Melanin – a photo-protective pigment that absorbs harmful UV-radiation and transforms the energy into harmless heat through a process called “ultra-fast internal conversion.” This enables melanin to dissipate more than 99.9% of the absorbed UF radiation as heat. This prevents the indirect DNA damage that is responsible for the formation of malignant melanoma and other skin cancers.

Melanocytes – melanin-producing cells located in the bottom layer of the skin’s epidermis. There are typically between 1000 and 2000 melanocytes per square millimeter of skin. Melanocytes comprise from 5% to 10% of the cells in the basal layer of epidermis. The difference in skin color between lightly and darkly pigmented individuals is due not to the number (quantity) of melanocytes in their skin but to the melanocytes’ level of activity (quantity and relative amounts of eumelanin and pheomelanin.)

Melanogenesis – a biological process that allows melanocytes to produce melanin. This process leads to a long-lasting tan, in contrast to the tan that originates from oxidation of already-existing melanin.

Direct DNA Damage

Direct DNA Damage

Direct DNA damage: The UV-photon is directly absorbed by the DNA (left). One of the possible reactions from the excited state is the formation of a thymine-thymine cyclobutane dimer (right). The direct DNA damage leads to sunburn, causing an increase in melanin production, thereby leading to a long-lasting tan. However, it is responsible for only 8% of all melanoma.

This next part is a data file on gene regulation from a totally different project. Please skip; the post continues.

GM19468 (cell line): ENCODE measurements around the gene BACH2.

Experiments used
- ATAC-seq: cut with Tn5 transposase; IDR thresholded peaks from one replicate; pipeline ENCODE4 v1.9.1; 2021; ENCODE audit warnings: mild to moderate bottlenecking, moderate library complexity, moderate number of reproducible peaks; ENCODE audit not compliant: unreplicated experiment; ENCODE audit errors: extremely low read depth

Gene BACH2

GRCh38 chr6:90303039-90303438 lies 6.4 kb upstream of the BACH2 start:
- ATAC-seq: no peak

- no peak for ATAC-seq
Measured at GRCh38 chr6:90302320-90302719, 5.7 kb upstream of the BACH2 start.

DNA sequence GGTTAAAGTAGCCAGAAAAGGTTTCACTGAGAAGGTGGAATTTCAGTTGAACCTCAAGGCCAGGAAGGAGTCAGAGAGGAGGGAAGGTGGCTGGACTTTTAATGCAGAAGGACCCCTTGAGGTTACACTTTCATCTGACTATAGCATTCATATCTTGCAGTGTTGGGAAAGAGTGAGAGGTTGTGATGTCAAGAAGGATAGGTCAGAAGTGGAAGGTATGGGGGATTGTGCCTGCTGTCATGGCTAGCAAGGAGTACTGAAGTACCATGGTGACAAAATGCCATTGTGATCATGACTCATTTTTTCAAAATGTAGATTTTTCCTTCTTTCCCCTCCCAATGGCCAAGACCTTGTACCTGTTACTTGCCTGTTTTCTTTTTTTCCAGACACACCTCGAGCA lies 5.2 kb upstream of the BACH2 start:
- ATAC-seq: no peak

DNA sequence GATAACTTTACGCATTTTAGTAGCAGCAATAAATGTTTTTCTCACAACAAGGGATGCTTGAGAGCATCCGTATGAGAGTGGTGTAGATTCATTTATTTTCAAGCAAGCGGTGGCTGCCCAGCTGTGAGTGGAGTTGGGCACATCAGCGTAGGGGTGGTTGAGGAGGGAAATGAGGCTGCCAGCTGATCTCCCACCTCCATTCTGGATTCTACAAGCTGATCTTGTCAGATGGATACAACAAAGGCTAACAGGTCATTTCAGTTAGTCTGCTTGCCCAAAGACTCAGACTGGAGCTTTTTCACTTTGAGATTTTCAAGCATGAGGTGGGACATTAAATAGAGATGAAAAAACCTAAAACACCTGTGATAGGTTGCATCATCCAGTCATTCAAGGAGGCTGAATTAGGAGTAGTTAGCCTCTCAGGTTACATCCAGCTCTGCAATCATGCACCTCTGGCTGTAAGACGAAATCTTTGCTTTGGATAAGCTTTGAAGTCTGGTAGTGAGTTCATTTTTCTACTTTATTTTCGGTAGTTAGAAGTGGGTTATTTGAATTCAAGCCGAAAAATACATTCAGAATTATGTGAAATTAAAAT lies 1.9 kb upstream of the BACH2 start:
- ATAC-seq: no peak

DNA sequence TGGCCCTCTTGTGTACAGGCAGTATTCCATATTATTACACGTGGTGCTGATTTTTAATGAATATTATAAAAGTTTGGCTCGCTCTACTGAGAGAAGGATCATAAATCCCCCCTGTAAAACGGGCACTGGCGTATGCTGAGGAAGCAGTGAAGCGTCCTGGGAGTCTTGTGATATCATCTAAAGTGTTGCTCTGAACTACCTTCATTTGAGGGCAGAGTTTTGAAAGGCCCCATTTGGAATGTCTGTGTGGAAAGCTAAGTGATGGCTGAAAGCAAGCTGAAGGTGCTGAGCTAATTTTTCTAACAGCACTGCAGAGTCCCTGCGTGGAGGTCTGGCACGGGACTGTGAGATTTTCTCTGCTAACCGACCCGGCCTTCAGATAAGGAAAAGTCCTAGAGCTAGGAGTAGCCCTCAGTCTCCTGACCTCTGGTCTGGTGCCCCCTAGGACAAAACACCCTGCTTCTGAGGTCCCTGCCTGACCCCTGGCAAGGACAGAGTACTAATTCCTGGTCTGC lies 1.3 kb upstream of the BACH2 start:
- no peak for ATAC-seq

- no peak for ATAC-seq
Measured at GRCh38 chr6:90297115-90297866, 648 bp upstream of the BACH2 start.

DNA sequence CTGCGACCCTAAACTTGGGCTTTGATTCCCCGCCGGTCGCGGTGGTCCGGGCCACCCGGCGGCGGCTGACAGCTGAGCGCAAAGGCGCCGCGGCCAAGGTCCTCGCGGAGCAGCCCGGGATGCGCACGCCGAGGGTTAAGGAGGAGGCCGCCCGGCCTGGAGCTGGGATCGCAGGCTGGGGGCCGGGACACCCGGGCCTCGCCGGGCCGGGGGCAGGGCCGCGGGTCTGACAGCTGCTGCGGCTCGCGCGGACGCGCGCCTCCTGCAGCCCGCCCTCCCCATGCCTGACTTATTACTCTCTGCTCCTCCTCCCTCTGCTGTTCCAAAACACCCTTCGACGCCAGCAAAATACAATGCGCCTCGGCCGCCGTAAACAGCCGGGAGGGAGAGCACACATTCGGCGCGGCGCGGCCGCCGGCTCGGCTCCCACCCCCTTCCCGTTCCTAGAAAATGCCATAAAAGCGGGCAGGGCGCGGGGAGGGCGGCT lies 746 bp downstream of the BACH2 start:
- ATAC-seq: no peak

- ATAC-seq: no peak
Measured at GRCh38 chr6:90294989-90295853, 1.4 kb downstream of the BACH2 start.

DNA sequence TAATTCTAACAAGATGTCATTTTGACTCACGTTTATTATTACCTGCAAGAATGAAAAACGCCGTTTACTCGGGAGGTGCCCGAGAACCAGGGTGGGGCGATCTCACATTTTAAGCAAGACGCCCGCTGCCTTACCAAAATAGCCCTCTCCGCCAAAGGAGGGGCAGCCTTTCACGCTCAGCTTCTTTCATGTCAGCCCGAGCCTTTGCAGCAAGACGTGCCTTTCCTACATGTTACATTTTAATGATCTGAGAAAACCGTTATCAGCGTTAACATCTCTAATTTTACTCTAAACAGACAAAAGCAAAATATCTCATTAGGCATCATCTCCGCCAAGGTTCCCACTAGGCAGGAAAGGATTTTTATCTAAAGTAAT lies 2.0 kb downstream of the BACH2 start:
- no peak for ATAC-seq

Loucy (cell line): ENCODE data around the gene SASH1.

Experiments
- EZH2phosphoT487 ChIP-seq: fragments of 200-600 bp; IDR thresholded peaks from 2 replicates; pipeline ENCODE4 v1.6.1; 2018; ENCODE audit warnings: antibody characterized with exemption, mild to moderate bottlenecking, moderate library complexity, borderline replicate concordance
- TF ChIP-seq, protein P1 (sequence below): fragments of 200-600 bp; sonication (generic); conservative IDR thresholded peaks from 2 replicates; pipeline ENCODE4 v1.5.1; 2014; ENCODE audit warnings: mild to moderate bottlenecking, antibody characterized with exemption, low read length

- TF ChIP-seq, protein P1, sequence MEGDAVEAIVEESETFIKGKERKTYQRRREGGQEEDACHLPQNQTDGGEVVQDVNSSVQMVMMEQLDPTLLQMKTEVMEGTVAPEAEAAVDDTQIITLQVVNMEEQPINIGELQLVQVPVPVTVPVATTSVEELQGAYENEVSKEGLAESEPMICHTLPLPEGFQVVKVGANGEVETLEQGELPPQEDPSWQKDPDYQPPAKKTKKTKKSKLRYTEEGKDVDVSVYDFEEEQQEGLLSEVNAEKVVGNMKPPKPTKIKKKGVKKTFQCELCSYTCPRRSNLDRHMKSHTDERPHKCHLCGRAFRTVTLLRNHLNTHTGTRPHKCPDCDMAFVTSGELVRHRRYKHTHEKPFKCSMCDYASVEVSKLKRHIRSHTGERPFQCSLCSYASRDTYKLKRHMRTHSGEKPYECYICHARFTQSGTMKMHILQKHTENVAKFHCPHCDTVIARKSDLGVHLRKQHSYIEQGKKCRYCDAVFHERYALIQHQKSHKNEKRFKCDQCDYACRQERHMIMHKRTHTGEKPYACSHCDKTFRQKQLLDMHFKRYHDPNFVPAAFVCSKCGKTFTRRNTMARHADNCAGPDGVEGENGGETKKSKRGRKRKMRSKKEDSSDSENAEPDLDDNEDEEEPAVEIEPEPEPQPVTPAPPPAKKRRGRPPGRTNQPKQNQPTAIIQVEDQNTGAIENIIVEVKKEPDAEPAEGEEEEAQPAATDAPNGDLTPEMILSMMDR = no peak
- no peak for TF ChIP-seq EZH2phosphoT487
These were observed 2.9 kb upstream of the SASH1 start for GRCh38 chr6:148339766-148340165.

Due to the excellent photochemical properties of DNA, this nature-made molecule is damaged only by a tiny fraction of the absorbed photons. DNA transforms more than 99.9% of the photons into harmless heat. (But the damage from the remaining < 0.1% of the photons is still enough to cause sunburn).

Photoprotection – a group of mechanisms that nature has developed to minimize the damage that the human body suffers when exposed to UV radiation.

Photoprotection of the human skin is achieved by extremely efficient internal conversion of DNA, proteins and melanin. Internal conversion is a photochemical process that converts the energy of the UV photon into small amounts of heat. This small amount of heat is harmless. If the energy of the UV photon were not transformed into heat, then it would lead to the generation of free radicals or other harmful reactive chemical species (e.g. singlet oxygen, or hydroxyl radical).

In DNA this photoprotective mechanism evolved four billion years ago at the dawn of life. The purpose of this extremely efficient photoprotective mechanism is to prevent direct DNA damage and indirect DNA damage. The ultrafast internal conversion of DNA reduces the excited state lifetime of DNA to only a few femtoseconds (10-15s)—this way the excited DNA has not enough time to react with other molecules.

So why do so many scientists now believe sunscreens actually cause cancer? The answer is in the chemicals present in all sunscreens. Apparenlty, these chemicals stimulate free radical formation that actually causes the most severe forms of skin cancers, the malignant melanomas. And that’s not a good thing.

So, what does all this information tell us? Basically, that skin darkening (if done carefully so as to avoid sunburns and free radical formation) is an effective and healthy way to prolong our time in the sun. And that’s probably why mankind has survived the perils of sunlight without the use of sunscreens for so many millennia. Goodbye sunscreens!



[ Above photos: Courtesy of Wikipedia and ]